Emissions, Electric Cars, and Other Pollution-Control Policies
Moving to increased use of PEVs may not reduce CO2 because of local variation in daily, and even hourly, patterns of electricity production and consumption.
The policy goal of reducing CO2 and other emissions from the transportation sector has led to interest in plug-in electric vehicles (PEVs). The United Kingdom has made electric cars an important part of its overall efforts to reduce carbon-dioxide emissions. In California, policymakers have required manufacturers to offer PEVs for sale as part of its own overall climate-change measures. Elsewhere in the United States, the federal government and other state governments offer an array of financial incentives to promote electric cars, including tax credits for consumers.
PEVs shift the energy consumption associated with transportation toward centrally-generated electrical power and away from engines in individual vehicles, leading to more efficient energy consumption. But power plants also have emissions. In fact, electric power plants, particularly those that burn coal, are an important source of carbon-dioxide emissions, accounting for example for more than 40 percent of domestic CO2 emissions in the United States.
How greater use of PEVs would affect CO2 emissions in the United States depends critically on the way that the electricity used to charge the batteries in these cars is generated. In Spatial and Temporal Heterogeneity of Marginal Emissions: Implications for Electric Cars and Other Electricity-Shifting Policies (NBER Working Paper No. 18462), Joshua Graff Zivin, Matthew Kotchen, and Erin Mansur conclude that "electricity shifting" policies, such as moving to increased use of PEVs, may not reduce CO2 because of local variation in daily, and even hourly, patterns of electricity production and consumption. The analysis is complicated by the fact that electric power is often transmitted across long distances through power lines, so that the CO2 emissions associated with charging a PEV in one state may be located in another.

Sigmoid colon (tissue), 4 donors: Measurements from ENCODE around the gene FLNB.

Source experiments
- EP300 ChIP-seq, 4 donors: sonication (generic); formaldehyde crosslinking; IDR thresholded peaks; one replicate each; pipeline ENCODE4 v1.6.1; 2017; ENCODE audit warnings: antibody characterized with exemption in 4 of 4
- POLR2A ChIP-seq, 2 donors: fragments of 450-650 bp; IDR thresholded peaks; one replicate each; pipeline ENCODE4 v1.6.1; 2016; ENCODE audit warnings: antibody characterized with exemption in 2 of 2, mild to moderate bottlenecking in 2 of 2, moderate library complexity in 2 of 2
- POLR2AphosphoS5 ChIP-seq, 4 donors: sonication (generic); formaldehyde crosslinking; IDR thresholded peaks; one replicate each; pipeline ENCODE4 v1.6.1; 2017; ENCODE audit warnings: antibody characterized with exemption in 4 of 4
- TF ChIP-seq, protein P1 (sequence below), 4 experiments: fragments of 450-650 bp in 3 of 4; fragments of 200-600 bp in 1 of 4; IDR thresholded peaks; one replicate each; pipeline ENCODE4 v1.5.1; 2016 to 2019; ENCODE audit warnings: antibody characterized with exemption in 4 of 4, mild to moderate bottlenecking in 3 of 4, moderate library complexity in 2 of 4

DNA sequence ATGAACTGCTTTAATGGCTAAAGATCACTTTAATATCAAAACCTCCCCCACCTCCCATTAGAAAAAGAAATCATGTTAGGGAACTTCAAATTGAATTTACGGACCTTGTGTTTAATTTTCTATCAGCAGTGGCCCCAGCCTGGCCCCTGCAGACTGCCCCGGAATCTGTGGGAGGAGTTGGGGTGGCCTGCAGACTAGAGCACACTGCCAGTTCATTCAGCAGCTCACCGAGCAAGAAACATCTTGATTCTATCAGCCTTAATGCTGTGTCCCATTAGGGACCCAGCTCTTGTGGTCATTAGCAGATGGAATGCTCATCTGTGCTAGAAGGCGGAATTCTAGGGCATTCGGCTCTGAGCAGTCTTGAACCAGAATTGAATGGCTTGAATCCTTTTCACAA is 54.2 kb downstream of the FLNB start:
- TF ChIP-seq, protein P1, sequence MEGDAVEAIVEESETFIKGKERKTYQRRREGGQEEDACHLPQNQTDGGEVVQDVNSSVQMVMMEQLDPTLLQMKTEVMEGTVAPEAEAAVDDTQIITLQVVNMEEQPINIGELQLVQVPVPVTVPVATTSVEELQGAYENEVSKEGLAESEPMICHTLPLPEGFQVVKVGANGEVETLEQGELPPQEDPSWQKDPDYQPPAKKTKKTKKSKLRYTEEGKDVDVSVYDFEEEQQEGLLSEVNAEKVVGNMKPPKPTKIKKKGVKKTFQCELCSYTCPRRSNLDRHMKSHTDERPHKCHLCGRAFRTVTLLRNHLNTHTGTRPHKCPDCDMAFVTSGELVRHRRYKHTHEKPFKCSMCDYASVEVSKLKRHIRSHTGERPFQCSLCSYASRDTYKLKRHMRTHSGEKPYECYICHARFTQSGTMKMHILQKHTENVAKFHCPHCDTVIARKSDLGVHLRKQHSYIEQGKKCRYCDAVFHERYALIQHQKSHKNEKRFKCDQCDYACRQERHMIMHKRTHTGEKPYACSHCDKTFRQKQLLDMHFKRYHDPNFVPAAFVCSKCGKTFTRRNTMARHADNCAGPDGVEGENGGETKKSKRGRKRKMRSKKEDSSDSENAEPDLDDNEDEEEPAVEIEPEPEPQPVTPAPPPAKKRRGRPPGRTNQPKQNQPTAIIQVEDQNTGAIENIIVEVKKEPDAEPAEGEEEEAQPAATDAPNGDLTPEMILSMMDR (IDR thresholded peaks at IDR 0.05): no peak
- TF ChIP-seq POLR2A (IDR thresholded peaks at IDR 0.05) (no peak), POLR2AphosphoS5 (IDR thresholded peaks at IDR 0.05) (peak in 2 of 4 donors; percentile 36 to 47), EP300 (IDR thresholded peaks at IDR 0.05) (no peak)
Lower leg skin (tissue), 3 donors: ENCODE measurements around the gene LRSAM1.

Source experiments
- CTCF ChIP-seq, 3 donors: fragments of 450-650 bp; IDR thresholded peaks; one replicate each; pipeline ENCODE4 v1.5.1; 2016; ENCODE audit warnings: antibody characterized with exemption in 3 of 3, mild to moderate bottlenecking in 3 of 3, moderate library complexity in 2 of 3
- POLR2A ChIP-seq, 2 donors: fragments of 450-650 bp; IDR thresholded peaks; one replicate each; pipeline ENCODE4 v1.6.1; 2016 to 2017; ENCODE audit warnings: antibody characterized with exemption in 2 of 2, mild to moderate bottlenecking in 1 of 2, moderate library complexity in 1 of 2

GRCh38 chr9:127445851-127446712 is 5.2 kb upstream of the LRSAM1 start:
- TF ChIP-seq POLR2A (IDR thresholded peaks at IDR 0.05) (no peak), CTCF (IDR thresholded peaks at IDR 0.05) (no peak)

Using data from the U.S. Environmental Protection Agency, the Energy Information Administration, the Federal Energy Regulatory Commission, and other sources, the authors analyze energy use and emissions over a three-year period, from 2007 through 2009. They track energy production and consumption by the hour of the day within different regions. They conclude that on net, in the western United States and in Texas, driving PEVs would result in lower carbon-dioxide emissions than driving fuel-efficient hybrid cars. But in other regions, such as the upper Midwest, where the fuel mix for electricity generation is more heavily tilted toward coal, the charging of PEV batteries during the recommended hours of midnight to 4 AM could result in more emissions than those associated with the average car now on the road. "Underlying this result is a fundamental tension between load management of electricity and achieving environmental goals," the authors conclude. "The hours when electricity is the least expensive to produce tend to be the hours with the greatest emissions."